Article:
Here's the interesting thing about Nu`aymah: he both does and doesn't accept that Shakespeare's sacred status is culturally constructed. He starts his essay by observing that to translate Shakespeare is a uniquely difficult task. Shakespeare is the literary equivalent of "the summit of Mount Everest"; "The son of literature approaches Shakespeare with the same piety as that with which a son of religion approaches the saints of his religion." He explicitly refuses to discuss whether Shakespeare deserves this veneration or not. Yet two paragraphs later he is doing it himself: claiming that to mistranslate even a phrase of Shakespeare is to betray "the link between his thoughts and their linguistic reflection" where Shakespeare's unique genius lies. Nu`aymah insists this is not true of translating Hugo or Tolstoy.
Don't all scholars in our field end up doing this? Historicizing and analyzing Shakespeare's prominence, then accepting and subtly reinforcing it?
(The photo is Mutran... see how serious he is! For more on him, see Sameh Hanna's article in Critical Survey 19:3.)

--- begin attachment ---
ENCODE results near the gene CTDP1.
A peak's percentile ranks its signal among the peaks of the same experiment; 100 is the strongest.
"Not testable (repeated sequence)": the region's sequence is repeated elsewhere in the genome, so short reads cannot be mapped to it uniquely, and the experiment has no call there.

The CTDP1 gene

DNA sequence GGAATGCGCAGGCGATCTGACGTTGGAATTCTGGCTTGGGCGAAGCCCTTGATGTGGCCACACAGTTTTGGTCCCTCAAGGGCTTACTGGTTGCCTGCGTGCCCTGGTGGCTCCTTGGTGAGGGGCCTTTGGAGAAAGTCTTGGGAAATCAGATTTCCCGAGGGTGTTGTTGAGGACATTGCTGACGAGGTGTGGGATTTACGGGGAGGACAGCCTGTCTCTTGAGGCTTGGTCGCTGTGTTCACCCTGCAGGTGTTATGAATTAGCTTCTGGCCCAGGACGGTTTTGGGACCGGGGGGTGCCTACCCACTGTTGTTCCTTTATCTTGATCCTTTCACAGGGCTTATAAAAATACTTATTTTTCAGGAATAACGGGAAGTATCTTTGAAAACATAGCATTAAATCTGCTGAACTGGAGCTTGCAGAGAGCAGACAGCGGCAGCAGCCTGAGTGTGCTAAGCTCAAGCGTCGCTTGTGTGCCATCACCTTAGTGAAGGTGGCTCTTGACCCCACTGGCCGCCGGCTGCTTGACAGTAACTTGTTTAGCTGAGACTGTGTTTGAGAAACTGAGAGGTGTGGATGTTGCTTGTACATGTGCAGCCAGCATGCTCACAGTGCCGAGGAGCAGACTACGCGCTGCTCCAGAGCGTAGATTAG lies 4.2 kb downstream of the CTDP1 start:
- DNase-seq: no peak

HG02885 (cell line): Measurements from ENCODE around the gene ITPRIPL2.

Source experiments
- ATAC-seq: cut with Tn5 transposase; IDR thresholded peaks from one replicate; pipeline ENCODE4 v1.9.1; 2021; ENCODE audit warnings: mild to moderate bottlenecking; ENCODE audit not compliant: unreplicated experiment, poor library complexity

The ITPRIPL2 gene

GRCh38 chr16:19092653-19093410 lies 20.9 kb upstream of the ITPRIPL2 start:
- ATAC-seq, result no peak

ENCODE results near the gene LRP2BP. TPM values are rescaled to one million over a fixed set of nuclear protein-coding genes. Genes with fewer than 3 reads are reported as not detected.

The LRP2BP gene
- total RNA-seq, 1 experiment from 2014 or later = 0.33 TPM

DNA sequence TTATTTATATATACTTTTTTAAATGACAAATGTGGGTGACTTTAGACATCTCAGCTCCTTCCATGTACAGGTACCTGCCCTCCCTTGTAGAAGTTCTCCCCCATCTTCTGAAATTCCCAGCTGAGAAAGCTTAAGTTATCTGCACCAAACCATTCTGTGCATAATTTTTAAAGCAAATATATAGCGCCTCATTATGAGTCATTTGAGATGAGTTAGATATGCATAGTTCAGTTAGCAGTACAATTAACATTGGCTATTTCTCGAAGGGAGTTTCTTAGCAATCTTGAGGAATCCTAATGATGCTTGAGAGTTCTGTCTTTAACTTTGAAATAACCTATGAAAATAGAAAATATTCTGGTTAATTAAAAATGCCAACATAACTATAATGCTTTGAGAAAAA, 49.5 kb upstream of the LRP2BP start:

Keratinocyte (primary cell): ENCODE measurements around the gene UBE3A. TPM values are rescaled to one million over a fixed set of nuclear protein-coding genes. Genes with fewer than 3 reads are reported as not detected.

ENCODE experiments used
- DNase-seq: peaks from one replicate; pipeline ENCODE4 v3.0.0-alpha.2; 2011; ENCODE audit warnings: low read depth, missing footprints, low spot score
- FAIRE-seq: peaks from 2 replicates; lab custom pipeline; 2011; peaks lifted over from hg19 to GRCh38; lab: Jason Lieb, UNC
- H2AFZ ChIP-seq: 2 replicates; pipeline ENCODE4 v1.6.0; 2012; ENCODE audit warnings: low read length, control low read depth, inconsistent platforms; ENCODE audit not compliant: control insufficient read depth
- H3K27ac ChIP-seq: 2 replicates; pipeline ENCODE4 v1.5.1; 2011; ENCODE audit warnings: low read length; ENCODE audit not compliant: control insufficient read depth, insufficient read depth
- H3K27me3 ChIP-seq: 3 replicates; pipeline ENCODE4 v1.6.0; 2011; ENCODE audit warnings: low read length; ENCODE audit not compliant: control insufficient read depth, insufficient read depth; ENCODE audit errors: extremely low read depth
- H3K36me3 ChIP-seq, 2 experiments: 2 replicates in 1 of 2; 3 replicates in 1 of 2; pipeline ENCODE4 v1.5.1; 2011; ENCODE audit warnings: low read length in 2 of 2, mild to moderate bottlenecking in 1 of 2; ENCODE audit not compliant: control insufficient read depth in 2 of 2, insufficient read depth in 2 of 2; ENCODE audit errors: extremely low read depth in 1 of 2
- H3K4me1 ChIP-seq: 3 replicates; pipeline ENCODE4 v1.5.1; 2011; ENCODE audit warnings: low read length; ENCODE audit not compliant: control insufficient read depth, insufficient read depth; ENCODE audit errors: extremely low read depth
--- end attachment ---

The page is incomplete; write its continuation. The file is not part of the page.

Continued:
Tuesday, May 27, 2008

Al-Bassam in Damascus

Have to ask Sulayman about this (from the Abu Dhabi-based, English-language National. It must have been hair-raising and very satisfying. Not because of any "catch the conscience of the king" effect -- current rulers can sit brazenly through anything. Rather, perhaps, because of the effect on the rest of the audience watching the play in the ruler's presence. (Especially since Fayez Kozak is such a stage and film star in his native Syria.)

The play’s the thing… and so is a president in the audience
Hamida Ghafour

President Bashar Asad and his beautiful wife Asma, a former investment banker, are frequently seen on Damascus’s cultural circuit.
Recently, Shakespeare’s Richard III was brought to the Damascus stage after the city was named the Arab cultural capital of 2008. The Kuwaiti director, Sulayman al Bassam, reworked the play...
A good friend of mine related this anecdote to me after he watched the play. It was due to begin at 8pm but the crowd grew restless as an hour went by without any sign of the play starting.
“Two seats were being kept empty, obviously for someone senior,” he related. Finally who should walk in but Mr Asad and his wife. The president gave a gangly wave of the hand before sitting down. My friend was quite nervous at what he would make of the play. But he followed it intently and visibly cowered when a pistol was pointed at “Emir Gloucester”.
The audience waited expectantly during a sarcastic scene near the end when Gloucester, with mock reluctance, accepts the crown after a vote in which 99 per cent of the population endorses him. “What happened to the other one per cent?” someone asks. “Oh,” came the dry reply, “they were trying to vote by phone or online but ran out of credit.” Mr Asad – endorsed by 97 per cent of the vote in the last referendum – laughed heartily.

More here.